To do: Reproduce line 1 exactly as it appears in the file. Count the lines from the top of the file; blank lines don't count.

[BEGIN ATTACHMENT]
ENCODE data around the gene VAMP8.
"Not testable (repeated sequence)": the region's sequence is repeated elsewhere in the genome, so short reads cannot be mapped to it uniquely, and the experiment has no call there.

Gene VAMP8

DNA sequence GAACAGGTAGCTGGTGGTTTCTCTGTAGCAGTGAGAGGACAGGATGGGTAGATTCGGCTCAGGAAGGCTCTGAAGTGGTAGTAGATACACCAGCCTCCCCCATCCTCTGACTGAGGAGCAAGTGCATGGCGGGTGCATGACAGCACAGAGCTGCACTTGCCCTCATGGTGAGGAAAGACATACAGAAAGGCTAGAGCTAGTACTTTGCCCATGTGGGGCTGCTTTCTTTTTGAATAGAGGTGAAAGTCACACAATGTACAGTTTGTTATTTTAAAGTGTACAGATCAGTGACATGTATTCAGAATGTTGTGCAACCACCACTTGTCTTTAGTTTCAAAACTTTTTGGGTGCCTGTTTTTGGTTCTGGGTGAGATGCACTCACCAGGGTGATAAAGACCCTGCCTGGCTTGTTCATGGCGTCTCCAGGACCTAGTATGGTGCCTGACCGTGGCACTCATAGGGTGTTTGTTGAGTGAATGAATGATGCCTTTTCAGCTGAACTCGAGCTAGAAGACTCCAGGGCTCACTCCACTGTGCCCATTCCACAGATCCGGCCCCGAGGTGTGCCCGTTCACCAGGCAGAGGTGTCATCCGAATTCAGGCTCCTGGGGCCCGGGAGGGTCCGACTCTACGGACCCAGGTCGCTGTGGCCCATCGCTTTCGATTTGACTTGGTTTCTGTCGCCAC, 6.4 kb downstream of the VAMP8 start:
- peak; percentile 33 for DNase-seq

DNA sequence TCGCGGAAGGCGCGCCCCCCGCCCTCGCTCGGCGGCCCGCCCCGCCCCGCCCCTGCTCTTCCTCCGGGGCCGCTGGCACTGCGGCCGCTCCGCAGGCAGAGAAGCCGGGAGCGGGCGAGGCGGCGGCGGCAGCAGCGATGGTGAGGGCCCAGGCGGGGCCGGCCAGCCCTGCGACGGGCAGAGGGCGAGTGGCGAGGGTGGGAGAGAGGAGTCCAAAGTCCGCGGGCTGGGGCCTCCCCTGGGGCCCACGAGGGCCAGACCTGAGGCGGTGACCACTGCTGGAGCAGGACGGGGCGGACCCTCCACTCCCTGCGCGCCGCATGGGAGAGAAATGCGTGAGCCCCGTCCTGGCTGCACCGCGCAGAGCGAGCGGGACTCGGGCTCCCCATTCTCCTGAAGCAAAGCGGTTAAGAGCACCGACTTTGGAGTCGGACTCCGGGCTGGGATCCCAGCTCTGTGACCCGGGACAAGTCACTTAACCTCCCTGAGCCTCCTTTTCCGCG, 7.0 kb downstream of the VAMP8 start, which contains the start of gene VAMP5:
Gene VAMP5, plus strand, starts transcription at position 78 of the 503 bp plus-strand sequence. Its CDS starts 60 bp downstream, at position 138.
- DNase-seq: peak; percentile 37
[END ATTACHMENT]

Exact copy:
ENCODE data around the gene VAMP8.